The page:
This is how the pan set arrives – with six lovely colours in the centre and nine spaces for your own selection of tube paints.

So what colours did I choose?

You can see the original six blues in the middle: Sleeping Beauty Turquoise, Cerulean and Lunar Blue in the top row of blues. Then Indigo, Sodalite Genuine and Payne’s Blue Gray in the row below.  My additions from bottom left moving up and to the right are: Undersea Green, Shadow Violet, Burnt Umber, Quinacridone Gold, Aureolin, Sepia, Quinacridone Burnt Orange, Transparent Pyrrole Orange and Quinacridone Coral.  I’ve just put a small amount in some of these as I may adjust this set slightly once I’ve used it for a while. Once I am sure this range will work, I’ll be filling those pans!

My colour swatch for the Daniel Smith half pan set
My colour swatch for the Daniel Smith half pan set

Another aspect I like is the size. Expect to see these colours in my sketchbooks and small paintings from now on.  Here’s my new ‘grab it and go’ watercolour kit:

My new watercolour travel kit: Daniel Smith half pan set, moleskine A6 watercolour sketch book, travel brush and small water spray bottle.
My new watercolour travel kit: Daniel Smith half pan set, moleskine A6 watercolour sketch book, travel brush and small water spray bottle.

To summarise my thoughts on the Daniel Smith half pan set:

Pros

  • Colour choice. I just love being able to use my own colours
  • Size – perfect for pockets
  • Paints – creamy and easy to activate
  • Pan size – bigger than most others so you can give your tubes a generous squeeze when you’re filling your pans.

Cons

  • Its hard to find many down sides, but I wonder if an extra 3 pans would make it even more useful while still keeping the size down? It would still be no bigger than my A6 moleskine.

This post is not a sponsored blog for Daniel Smith watercolour or Premium Art Brands. This is just my personal view of the Daniel Smith watercolour half pan set.

Abundance – Watercolour and Graphite

As I start to explore the use of a wider range of mediums for my art, I am more and more aware of the abundance of exciting materials there are available for artists these days. I have just scratched the surface.

Abundance. Watercolour and Graphite. 150 x 100mm Artist: Vandy Massey
Abundance. Watercolour and Graphite. 150 x 100mm

The use of graphite with watercolour creates some wonderful textures. For this purpose, graphite comes not only in pencil format which is what we immediately think of as the format for this material. It also comes in big blocks, powder and in a water soluble pan. When used on a textured paper like this, the graphite slightly resists the watercolour producing some wonderful patterns.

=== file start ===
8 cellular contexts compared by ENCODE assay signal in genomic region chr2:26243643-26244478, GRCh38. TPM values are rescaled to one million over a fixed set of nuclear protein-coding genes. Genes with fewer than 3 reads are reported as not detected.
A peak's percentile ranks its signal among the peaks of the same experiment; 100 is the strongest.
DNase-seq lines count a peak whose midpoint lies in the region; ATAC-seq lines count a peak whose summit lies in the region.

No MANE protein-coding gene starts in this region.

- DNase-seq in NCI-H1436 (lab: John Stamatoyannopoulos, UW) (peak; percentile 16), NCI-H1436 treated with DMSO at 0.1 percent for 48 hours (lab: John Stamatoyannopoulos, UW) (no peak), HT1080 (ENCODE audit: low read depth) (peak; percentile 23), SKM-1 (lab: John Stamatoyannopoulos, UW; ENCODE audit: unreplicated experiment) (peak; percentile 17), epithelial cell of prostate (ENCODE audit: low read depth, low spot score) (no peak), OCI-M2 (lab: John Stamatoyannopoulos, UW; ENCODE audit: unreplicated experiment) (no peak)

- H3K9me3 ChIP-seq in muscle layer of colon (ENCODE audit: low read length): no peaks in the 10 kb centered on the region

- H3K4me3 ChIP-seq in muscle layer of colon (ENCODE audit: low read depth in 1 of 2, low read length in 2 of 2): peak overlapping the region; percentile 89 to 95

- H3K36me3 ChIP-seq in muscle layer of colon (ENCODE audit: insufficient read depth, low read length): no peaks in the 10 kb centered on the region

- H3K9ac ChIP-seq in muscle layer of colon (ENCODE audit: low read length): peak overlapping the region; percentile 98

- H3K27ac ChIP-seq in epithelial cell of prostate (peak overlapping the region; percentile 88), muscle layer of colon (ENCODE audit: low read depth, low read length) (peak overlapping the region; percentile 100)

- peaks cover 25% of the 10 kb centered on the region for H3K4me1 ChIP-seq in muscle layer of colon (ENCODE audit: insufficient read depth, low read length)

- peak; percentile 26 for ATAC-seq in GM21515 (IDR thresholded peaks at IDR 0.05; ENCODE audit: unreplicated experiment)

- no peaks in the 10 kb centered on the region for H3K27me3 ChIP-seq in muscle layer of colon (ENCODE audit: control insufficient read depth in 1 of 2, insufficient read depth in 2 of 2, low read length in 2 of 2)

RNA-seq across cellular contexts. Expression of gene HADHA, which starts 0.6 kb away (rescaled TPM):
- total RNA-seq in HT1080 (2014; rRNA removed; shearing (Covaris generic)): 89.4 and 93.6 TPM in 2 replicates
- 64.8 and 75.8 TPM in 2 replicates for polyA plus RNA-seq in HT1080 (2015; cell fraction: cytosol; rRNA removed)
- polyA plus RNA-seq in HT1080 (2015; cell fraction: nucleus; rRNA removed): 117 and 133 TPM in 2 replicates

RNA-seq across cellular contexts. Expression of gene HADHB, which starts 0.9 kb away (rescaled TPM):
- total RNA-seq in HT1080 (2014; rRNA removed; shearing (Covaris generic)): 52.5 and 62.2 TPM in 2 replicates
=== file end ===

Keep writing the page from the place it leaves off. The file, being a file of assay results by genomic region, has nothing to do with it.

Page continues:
When I painted this menacing sky using graphite with a small amount of turquoise watercolour, I chose a bit of bling in the form of an iridescent green paint to lighten the tone. Even in darkness, there is still abundance and lightness if we create it.

Cambridge Open Studios and the Art Safari

There’s a bit of a buzz in the house at the moment. We’re getting ready for Cambridge Open Studios in a fortnight.

I had the pleasure of going to see the studios of two other artists yesterday, both are experienced artists and have strong styles. They have very different styles of Open Studios and I was impressed by them both for different reasons. Jo Tunmer and Claire Marie Wood inspired me in different ways which was fabulous when faced with a weekend of framing, and organising to get ready.  And it was lovely to have a chance to visit a couple of other studios. So often its not possible if your studio is open on the same weekends.

After a couple of days of working on the preparations, we’re not quite there yet, but we’re making progress. The framing is done:

Cambridge Open Studios preparation
All framed up and waiting for hanging

My Running With Brushes will be on display providing some exposure for the project. I wish I could display the whole collection, but even without being able to show the works of other artists, it should raise awareness.

Cambridge Open Studios display
My Running With Brushes paintings on display

Cambridge Open Studios in Whittlesford

We’re having an Art Safari in the village to make Whittlesford a good destination for Cambridge Open Studios visitors. With 4 artists works on display within a 5 minute walk, visitors will have plenty to see.  It’s taken a bit of organising – firstly to make sure we could all be open on the same days, then to arrange our preview evening for the same time and date. Finally, we got the marvellous Lori Bentley to design our map which will be available at all studios and has gone out in 400 guidebooks around the area.

Between the four artists taking part, many mediums will be on display: watercolour, pastel, oil, acrylic and collage. The range is rich and the colours vibrant.

Art safari social media

If you’re in the area, pop in for a coffee and say hello.

Dragons Breathing Fire in the Sky

Dragons breathing fire
Drakensberg Fire (watercolour)

African sunsets are often stunningly vibrant with orange, pink and red streaks across the sky. In the Drakensberg (Dragon’s Mountains) the sunset could almost be the Dragons breathing fire.

Now that I’m back home I’ve gone back into the studio. The first day was spent doing a major spring clean and sort out. All an absolute pleasure as the studio had been painted while I was away and the walls are now beautiful bright white instead of the pale blue they were before. (Thank you to Marc, Peter and Chris for doing all the clearing out, painting and putting back of the furniture and equipment for me. No small task and I am very grateful to them all.)